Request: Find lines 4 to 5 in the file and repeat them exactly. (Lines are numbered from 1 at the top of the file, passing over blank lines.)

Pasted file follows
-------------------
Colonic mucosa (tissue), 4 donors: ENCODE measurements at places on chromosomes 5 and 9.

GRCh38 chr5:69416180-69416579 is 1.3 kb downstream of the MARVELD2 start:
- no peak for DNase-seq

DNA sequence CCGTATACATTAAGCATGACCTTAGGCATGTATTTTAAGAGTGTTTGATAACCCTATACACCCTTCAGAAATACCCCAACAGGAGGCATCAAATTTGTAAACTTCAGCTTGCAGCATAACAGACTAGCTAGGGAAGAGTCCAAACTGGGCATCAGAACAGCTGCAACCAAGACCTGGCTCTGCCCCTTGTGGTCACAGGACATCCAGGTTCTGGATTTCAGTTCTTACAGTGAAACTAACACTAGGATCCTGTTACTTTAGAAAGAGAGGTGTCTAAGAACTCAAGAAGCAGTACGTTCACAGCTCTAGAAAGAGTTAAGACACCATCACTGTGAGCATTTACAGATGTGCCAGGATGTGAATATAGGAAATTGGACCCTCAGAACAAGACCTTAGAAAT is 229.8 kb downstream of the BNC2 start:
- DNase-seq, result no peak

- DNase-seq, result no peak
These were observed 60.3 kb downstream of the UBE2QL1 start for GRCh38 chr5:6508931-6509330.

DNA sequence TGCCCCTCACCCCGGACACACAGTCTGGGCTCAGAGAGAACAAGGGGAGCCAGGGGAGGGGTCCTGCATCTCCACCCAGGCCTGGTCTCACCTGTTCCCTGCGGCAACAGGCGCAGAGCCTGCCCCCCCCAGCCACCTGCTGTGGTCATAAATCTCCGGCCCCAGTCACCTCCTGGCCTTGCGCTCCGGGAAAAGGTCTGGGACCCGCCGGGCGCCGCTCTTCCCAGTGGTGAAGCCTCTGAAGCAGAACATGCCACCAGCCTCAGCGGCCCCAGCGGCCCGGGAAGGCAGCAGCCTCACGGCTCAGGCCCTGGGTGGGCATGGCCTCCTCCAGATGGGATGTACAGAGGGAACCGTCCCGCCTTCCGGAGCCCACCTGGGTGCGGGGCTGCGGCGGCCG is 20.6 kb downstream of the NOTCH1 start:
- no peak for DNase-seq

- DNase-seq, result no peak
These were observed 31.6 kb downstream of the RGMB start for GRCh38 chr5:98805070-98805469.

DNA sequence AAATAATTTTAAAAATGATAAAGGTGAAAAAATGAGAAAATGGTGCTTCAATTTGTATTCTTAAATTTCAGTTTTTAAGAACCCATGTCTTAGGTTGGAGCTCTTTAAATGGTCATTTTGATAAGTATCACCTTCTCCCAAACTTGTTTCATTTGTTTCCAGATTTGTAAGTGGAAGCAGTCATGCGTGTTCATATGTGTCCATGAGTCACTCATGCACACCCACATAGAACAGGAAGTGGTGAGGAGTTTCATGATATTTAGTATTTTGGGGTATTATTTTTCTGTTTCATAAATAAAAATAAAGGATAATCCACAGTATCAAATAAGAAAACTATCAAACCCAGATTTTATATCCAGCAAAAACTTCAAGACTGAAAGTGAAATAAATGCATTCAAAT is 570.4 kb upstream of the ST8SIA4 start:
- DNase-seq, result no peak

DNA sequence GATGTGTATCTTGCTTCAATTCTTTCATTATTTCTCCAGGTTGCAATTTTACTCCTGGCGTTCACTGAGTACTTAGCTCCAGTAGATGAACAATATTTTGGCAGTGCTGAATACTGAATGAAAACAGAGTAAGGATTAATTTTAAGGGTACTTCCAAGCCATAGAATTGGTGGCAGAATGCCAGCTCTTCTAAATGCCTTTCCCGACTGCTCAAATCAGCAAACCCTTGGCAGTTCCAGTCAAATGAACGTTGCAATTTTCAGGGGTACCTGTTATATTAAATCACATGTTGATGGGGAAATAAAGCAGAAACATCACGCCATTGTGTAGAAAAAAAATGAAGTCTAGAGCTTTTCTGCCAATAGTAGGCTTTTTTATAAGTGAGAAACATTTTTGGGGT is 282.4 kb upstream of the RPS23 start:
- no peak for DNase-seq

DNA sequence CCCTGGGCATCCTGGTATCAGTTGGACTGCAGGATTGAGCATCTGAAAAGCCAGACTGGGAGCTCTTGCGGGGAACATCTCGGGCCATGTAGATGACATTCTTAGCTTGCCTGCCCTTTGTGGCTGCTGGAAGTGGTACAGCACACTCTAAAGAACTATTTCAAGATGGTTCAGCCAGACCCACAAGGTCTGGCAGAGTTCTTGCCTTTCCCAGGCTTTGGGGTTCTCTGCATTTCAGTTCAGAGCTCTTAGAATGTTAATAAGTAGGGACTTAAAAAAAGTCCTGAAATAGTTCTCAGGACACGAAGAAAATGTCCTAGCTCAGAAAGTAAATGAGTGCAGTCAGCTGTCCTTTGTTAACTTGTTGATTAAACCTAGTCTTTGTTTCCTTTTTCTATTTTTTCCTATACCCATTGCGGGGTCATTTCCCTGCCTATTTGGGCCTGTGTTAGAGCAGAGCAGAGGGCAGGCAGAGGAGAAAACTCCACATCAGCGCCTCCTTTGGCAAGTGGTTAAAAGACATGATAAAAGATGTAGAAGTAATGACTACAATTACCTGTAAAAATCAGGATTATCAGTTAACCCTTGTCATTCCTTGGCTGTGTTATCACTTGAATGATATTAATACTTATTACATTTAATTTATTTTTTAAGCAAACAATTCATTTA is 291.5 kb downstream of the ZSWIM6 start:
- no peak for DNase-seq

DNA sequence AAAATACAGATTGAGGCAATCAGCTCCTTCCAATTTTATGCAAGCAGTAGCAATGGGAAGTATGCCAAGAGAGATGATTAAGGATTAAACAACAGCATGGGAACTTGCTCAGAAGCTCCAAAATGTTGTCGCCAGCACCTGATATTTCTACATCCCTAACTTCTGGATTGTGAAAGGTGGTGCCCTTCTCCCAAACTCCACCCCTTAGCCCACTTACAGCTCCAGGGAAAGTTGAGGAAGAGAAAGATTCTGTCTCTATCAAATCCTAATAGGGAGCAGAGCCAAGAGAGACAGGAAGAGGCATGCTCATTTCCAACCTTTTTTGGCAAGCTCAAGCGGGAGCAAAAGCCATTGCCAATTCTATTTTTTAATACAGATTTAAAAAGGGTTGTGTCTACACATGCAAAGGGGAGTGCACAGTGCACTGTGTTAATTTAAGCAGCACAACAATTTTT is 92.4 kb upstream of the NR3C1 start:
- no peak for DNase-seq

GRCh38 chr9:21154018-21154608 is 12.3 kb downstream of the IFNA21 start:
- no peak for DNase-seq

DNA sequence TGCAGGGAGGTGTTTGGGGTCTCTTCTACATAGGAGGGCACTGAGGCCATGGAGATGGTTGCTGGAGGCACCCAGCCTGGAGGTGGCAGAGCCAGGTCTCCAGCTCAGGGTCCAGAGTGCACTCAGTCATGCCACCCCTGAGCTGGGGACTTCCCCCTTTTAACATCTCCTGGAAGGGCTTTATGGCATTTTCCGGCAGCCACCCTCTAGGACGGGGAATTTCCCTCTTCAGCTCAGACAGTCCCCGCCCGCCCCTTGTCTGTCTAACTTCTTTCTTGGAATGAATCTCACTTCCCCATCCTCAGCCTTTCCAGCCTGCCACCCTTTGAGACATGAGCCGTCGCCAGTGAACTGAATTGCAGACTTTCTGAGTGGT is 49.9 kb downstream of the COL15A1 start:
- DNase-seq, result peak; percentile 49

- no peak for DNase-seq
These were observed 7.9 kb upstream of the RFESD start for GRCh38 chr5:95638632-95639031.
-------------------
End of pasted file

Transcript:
DNA sequence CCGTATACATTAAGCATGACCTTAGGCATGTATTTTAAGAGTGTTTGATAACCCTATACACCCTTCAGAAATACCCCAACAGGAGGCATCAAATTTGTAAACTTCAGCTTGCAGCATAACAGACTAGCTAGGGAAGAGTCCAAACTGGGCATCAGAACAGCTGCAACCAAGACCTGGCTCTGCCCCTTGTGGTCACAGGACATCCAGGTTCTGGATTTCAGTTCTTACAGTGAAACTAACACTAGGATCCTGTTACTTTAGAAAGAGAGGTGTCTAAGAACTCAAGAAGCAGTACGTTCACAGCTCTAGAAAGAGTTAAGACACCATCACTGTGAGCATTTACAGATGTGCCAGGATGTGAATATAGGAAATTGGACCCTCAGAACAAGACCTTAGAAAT is 229.8 kb downstream of the BNC2 start:
- DNase-seq, result no peak